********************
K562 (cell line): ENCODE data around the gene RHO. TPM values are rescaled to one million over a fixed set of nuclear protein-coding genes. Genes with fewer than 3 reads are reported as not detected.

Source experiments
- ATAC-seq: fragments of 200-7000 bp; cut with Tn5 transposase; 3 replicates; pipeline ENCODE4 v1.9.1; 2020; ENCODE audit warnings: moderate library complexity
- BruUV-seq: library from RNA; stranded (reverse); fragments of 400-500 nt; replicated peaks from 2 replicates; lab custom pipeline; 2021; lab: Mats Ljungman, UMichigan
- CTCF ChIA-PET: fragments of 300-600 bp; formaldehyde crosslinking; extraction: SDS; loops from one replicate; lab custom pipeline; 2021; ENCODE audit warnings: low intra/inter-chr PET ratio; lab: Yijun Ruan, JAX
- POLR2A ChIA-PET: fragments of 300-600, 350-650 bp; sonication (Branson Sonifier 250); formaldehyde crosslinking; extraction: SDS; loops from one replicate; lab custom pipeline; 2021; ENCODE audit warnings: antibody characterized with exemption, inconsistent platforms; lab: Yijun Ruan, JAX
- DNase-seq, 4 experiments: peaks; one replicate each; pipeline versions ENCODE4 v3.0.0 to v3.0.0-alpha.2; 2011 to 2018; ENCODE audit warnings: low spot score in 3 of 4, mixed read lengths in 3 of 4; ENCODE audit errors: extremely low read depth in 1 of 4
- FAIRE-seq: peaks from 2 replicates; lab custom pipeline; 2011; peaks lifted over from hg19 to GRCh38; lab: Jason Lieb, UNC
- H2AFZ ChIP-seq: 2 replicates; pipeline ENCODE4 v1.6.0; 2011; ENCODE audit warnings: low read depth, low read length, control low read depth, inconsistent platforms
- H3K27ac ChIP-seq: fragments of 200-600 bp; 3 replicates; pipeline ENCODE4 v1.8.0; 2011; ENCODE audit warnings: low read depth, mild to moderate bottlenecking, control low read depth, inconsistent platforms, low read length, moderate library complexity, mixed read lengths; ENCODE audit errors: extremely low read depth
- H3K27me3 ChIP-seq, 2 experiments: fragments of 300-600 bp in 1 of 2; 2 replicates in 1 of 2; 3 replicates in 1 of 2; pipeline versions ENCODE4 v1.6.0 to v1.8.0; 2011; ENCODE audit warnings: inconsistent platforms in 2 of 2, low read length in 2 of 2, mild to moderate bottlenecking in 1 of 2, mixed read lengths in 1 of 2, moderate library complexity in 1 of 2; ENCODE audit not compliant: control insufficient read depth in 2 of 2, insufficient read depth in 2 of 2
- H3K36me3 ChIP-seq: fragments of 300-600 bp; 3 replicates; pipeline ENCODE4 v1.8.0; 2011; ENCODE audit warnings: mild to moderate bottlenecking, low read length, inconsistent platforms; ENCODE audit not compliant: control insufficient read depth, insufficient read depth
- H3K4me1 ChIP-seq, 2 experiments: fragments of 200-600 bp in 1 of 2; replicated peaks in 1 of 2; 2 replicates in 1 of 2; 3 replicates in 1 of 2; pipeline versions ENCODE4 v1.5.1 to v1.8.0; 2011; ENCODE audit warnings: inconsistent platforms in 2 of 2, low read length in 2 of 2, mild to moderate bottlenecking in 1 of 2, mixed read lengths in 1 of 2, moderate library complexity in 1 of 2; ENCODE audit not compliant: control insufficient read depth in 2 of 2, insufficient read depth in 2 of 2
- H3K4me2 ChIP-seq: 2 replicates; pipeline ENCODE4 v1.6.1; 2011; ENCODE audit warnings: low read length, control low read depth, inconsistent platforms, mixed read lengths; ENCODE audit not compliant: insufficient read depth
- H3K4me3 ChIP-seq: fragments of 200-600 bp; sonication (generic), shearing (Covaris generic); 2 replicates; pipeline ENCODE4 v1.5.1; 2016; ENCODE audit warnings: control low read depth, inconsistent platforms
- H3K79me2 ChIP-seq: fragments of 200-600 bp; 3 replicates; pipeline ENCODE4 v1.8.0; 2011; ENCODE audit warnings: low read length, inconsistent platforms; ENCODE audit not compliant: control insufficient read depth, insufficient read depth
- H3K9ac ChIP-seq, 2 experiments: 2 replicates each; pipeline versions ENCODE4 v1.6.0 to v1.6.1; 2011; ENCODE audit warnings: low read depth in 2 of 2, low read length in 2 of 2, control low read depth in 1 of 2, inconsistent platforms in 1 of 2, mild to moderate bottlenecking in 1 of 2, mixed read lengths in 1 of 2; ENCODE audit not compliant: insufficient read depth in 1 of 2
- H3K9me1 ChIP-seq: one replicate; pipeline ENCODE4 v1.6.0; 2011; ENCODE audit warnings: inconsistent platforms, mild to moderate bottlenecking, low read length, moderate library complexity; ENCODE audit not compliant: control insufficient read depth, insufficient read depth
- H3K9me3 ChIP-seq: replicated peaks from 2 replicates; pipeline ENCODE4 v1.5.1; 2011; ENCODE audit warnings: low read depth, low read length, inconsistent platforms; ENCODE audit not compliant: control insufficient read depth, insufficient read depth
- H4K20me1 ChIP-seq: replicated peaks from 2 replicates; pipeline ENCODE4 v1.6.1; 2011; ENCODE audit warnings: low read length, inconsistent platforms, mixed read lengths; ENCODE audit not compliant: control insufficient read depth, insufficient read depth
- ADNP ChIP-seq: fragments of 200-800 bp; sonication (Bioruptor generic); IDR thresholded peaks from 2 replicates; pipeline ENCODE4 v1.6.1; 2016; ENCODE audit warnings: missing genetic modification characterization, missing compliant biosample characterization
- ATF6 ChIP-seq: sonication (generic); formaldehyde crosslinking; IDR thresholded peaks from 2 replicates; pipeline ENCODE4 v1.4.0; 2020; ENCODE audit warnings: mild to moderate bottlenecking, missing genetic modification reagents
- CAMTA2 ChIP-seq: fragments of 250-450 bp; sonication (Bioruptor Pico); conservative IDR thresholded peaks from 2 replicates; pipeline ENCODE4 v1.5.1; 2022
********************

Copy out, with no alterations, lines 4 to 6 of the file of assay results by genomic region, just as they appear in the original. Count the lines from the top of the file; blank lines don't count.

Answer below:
- BruUV-seq: library from RNA; stranded (reverse); fragments of 400-500 nt; replicated peaks from 2 replicates; lab custom pipeline; 2021; lab: Mats Ljungman, UMichigan
- CTCF ChIA-PET: fragments of 300-600 bp; formaldehyde crosslinking; extraction: SDS; loops from one replicate; lab custom pipeline; 2021; ENCODE audit warnings: low intra/inter-chr PET ratio; lab: Yijun Ruan, JAX
- POLR2A ChIA-PET: fragments of 300-600, 350-650 bp; sonication (Branson Sonifier 250); formaldehyde crosslinking; extraction: SDS; loops from one replicate; lab custom pipeline; 2021; ENCODE audit warnings: antibody characterized with exemption, inconsistent platforms; lab: Yijun Ruan, JAX